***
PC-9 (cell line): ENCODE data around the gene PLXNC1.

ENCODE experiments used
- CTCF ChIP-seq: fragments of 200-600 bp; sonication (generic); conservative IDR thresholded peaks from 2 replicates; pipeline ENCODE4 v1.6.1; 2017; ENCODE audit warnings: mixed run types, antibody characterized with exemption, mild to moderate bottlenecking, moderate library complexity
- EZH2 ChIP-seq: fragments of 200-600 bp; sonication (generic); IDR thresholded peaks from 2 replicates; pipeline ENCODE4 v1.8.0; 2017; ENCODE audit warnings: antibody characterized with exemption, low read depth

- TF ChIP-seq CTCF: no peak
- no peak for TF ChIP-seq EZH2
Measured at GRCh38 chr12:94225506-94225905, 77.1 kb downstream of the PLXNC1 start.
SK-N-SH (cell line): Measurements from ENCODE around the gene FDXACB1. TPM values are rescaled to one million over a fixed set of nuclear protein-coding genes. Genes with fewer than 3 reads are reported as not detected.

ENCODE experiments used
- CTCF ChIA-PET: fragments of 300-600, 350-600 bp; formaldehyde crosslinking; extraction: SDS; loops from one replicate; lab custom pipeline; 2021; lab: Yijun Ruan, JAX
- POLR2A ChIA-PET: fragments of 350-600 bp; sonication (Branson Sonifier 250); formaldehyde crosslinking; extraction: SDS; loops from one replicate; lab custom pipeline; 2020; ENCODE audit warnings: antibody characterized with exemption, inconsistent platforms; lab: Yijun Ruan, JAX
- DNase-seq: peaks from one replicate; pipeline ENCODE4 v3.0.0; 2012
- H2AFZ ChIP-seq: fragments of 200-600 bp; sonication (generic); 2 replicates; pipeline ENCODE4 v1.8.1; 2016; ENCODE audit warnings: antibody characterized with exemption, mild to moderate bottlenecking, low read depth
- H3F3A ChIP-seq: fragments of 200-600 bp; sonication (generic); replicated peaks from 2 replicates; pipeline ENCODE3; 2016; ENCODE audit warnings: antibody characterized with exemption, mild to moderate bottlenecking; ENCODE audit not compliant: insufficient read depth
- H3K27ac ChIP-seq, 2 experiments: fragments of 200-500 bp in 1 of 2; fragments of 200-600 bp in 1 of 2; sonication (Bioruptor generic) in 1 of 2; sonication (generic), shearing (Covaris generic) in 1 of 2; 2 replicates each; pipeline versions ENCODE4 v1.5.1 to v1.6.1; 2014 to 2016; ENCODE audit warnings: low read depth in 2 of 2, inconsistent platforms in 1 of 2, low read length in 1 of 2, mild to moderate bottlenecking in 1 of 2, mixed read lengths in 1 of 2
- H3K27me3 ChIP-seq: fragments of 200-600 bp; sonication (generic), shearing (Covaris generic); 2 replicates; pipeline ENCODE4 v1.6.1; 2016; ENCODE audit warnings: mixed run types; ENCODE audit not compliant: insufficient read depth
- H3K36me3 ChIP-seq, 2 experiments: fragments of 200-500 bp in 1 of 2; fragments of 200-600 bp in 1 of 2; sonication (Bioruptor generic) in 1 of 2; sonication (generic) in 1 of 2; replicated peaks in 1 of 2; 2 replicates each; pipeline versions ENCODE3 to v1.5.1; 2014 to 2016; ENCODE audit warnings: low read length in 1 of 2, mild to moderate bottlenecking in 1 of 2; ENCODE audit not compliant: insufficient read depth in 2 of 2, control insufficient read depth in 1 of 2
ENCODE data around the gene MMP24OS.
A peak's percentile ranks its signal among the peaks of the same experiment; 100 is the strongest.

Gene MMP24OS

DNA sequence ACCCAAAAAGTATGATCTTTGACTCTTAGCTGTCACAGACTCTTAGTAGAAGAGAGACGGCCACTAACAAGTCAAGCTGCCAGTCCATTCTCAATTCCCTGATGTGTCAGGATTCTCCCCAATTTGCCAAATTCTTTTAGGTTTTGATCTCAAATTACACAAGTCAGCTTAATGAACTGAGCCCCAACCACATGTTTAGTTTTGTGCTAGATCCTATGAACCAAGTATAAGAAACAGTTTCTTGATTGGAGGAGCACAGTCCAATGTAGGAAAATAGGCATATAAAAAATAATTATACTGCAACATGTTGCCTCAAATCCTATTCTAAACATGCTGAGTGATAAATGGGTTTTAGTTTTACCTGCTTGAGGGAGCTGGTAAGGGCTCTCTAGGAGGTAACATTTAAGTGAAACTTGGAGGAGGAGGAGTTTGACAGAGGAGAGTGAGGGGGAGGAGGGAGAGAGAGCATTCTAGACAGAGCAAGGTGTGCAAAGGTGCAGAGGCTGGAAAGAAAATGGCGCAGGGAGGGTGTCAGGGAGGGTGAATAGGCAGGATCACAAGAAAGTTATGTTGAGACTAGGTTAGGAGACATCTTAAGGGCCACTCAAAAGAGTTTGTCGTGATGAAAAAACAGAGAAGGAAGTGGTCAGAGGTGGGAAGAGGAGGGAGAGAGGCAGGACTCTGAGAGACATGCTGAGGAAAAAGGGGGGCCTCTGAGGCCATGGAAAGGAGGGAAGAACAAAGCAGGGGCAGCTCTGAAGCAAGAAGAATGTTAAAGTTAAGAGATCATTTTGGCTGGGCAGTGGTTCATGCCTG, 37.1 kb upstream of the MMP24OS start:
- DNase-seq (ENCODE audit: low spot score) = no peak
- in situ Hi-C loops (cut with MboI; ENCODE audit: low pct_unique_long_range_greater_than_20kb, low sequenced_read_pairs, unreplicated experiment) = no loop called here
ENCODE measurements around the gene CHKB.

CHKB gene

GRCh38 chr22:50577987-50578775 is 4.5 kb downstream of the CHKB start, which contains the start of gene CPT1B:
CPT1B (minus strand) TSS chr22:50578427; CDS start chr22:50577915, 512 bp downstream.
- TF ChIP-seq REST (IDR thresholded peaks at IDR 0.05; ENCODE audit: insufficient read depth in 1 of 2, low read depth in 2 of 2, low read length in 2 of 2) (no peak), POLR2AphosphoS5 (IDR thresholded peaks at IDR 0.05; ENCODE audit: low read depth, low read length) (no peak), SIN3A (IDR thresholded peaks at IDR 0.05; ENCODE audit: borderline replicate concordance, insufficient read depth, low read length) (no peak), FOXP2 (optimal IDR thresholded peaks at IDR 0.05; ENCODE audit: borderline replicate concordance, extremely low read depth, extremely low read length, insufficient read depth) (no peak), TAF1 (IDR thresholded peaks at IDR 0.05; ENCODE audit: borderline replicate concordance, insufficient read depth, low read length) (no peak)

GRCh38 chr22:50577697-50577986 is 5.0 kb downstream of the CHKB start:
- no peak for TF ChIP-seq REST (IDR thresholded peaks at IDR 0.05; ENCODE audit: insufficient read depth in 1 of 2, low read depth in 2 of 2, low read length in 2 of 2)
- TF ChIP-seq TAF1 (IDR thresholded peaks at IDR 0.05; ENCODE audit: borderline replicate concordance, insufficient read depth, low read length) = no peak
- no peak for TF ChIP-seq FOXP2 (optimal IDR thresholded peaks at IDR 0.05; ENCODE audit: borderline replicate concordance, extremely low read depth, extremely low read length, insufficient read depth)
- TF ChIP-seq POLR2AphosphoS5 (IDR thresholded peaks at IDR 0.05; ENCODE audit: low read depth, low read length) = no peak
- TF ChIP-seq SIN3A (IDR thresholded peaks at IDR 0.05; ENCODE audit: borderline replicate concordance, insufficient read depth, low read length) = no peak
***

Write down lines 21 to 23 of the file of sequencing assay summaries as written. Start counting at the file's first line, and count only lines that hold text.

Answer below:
DNA sequence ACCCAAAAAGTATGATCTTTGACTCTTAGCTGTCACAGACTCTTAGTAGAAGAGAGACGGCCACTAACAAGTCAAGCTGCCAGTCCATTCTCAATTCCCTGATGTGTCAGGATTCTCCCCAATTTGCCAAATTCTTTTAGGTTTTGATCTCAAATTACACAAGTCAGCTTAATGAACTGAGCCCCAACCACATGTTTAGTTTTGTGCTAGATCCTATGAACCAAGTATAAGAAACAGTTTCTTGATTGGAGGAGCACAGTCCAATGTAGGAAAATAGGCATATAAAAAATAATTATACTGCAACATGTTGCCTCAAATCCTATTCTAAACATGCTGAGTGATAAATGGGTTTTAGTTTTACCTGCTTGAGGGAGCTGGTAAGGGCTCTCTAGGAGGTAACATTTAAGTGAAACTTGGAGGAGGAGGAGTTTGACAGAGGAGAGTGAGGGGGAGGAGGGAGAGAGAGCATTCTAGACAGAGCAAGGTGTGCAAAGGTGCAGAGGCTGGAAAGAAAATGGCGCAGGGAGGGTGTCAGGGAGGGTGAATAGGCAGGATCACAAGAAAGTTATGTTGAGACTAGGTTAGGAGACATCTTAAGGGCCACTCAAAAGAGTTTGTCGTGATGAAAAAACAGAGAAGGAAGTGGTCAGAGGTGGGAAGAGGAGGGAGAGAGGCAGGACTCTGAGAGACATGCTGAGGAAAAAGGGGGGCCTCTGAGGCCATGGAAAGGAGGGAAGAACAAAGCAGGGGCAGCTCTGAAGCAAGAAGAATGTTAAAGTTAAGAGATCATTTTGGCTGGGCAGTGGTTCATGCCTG, 37.1 kb upstream of the MMP24OS start:
- DNase-seq (ENCODE audit: low spot score) = no peak
- in situ Hi-C loops (cut with MboI; ENCODE audit: low pct_unique_long_range_greater_than_20kb, low sequenced_read_pairs, unreplicated experiment) = no loop called here